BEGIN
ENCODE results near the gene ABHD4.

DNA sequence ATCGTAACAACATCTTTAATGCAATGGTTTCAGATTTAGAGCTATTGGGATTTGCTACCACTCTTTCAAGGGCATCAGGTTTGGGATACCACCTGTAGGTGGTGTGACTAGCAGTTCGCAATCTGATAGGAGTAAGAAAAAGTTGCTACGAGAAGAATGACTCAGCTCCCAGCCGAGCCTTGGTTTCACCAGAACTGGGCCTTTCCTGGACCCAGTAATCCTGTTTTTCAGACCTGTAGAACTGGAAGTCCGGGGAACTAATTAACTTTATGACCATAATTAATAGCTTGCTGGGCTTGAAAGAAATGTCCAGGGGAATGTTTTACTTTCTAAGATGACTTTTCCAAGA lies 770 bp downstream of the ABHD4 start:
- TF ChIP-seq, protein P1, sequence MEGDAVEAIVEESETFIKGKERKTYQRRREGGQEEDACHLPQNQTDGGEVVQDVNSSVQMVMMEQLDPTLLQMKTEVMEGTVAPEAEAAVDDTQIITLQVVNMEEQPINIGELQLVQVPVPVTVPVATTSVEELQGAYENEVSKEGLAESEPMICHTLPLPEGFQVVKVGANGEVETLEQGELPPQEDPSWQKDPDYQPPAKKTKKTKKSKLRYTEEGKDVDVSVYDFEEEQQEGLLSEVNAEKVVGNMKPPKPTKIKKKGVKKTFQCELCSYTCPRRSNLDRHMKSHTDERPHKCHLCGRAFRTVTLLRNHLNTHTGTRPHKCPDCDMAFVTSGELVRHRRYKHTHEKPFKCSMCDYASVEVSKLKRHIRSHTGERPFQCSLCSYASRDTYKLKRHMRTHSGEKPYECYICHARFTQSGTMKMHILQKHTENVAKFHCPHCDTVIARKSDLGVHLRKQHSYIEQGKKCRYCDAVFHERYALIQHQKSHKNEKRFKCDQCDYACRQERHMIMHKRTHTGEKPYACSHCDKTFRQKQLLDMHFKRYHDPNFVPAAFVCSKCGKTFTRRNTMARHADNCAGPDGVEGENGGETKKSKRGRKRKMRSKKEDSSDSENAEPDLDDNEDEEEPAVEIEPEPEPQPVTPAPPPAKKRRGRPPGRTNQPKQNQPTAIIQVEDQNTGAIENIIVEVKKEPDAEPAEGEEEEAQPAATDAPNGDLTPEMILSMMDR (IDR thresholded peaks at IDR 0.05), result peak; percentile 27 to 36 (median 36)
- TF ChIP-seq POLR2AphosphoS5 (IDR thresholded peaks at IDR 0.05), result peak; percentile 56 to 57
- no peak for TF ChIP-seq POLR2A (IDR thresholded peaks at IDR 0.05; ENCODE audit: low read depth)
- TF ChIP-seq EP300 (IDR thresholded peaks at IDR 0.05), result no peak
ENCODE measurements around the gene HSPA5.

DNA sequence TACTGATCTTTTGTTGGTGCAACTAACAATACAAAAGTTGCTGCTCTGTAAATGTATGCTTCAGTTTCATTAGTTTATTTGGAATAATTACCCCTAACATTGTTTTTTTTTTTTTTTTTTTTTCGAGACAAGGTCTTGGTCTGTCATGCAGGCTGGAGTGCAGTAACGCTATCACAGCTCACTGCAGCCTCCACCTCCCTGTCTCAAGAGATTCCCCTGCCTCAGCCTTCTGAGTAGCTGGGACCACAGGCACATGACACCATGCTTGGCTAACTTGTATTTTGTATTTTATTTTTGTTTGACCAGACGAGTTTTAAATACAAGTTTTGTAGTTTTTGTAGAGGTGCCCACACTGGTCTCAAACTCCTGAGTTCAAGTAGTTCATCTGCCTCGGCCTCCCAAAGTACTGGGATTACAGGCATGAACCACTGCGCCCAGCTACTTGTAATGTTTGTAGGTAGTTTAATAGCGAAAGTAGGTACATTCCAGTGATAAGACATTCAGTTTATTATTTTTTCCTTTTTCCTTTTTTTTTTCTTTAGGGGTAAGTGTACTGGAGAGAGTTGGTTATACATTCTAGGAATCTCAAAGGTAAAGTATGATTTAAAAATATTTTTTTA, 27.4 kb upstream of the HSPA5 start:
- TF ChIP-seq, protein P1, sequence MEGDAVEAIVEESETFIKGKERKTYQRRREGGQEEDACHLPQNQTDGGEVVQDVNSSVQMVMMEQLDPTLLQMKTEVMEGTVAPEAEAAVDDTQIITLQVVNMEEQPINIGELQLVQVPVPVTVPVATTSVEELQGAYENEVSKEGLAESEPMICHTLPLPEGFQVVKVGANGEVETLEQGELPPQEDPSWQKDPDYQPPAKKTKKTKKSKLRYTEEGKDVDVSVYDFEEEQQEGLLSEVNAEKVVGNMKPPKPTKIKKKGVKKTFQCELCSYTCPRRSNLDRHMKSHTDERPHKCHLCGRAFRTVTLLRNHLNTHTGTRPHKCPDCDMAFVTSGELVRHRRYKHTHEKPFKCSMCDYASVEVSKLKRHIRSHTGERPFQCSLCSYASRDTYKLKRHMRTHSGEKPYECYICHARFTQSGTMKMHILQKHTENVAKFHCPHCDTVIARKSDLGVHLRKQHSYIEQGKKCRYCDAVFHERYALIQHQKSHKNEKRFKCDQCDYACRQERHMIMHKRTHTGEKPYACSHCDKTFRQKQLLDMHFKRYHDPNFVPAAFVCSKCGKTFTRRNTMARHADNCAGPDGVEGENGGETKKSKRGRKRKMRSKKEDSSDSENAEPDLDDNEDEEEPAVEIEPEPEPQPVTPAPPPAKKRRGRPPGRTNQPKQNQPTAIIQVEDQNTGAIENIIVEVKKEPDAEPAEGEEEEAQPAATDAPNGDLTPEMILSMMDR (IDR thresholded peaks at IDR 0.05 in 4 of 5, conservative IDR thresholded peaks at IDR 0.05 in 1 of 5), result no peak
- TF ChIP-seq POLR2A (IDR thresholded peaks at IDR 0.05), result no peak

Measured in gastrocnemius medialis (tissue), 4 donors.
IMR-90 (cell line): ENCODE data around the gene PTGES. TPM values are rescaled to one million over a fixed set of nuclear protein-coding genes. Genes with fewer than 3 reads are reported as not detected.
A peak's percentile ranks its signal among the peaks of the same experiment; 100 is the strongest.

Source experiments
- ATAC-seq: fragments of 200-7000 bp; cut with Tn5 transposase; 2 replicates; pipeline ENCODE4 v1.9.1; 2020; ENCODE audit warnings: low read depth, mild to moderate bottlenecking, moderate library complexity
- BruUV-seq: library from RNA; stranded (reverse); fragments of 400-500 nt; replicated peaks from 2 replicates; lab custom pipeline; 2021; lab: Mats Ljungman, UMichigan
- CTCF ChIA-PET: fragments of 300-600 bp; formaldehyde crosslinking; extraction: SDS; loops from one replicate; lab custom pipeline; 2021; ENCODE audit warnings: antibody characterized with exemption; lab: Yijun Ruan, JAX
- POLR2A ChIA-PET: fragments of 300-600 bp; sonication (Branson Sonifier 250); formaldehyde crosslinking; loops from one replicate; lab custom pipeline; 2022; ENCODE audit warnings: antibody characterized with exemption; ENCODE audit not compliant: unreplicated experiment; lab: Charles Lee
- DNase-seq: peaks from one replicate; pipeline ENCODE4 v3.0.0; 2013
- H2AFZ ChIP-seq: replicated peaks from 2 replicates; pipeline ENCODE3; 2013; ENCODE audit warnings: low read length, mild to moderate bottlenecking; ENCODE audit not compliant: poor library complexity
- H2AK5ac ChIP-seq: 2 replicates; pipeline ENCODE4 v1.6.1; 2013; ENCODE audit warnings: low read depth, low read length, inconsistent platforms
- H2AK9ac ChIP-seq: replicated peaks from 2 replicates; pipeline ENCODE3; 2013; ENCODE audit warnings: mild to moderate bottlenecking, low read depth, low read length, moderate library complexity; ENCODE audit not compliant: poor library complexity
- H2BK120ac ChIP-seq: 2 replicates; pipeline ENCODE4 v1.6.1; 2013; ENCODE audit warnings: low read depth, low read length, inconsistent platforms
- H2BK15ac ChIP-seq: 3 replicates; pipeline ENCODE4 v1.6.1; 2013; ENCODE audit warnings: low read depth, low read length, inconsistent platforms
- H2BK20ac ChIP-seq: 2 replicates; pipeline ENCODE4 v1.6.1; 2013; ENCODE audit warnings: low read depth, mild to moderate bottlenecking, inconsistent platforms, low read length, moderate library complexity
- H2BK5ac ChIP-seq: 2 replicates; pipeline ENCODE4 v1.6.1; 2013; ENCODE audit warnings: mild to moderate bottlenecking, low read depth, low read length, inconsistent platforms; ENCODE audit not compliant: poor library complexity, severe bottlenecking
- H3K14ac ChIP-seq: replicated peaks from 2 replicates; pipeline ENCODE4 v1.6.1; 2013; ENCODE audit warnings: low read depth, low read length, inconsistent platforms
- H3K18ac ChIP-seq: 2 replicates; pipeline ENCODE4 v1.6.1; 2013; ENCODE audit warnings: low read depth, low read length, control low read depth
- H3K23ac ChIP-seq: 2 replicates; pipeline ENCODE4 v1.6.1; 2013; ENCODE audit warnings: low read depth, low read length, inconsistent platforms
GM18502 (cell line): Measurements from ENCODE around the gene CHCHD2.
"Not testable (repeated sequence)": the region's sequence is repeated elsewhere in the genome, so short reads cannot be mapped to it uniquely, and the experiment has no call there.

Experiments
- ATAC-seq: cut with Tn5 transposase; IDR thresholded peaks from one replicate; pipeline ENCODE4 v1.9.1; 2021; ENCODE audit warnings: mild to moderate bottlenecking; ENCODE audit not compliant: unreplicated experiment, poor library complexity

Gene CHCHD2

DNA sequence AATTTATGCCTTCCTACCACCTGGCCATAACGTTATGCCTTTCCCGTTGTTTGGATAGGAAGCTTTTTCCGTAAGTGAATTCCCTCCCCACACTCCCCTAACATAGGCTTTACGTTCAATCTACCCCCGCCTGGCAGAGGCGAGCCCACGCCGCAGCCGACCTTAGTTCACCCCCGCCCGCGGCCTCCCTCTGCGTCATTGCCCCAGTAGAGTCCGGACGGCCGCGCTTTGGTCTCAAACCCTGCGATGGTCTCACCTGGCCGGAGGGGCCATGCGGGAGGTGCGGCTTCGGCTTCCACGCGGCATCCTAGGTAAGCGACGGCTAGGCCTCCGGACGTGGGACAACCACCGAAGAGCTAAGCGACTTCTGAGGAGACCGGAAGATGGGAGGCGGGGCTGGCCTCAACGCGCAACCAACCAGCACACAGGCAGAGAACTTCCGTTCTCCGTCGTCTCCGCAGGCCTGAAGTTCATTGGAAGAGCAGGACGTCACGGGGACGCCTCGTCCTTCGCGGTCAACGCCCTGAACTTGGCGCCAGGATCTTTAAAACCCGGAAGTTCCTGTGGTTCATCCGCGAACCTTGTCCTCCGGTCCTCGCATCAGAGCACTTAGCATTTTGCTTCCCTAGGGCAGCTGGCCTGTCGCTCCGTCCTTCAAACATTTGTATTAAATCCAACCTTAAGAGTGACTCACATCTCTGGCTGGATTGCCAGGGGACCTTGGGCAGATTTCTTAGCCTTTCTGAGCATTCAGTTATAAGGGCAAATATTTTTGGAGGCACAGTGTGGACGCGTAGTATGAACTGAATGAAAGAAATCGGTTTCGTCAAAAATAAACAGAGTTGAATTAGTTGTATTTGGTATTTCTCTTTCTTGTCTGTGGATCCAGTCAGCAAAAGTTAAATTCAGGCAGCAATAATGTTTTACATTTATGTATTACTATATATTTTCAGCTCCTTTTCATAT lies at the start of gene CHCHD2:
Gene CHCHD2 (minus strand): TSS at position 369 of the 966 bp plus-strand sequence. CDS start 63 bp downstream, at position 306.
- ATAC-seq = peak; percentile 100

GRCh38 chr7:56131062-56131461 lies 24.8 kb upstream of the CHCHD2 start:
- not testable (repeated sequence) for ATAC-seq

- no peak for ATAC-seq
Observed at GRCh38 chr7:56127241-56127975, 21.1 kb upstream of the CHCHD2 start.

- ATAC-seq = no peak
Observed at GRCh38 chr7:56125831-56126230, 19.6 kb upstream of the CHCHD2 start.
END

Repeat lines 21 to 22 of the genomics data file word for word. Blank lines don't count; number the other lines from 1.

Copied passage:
- H2AK5ac ChIP-seq: 2 replicates; pipeline ENCODE4 v1.6.1; 2013; ENCODE audit warnings: low read depth, low read length, inconsistent platforms
- H2AK9ac ChIP-seq: replicated peaks from 2 replicates; pipeline ENCODE3; 2013; ENCODE audit warnings: mild to moderate bottlenecking, low read depth, low read length, moderate library complexity; ENCODE audit not compliant: poor library complexity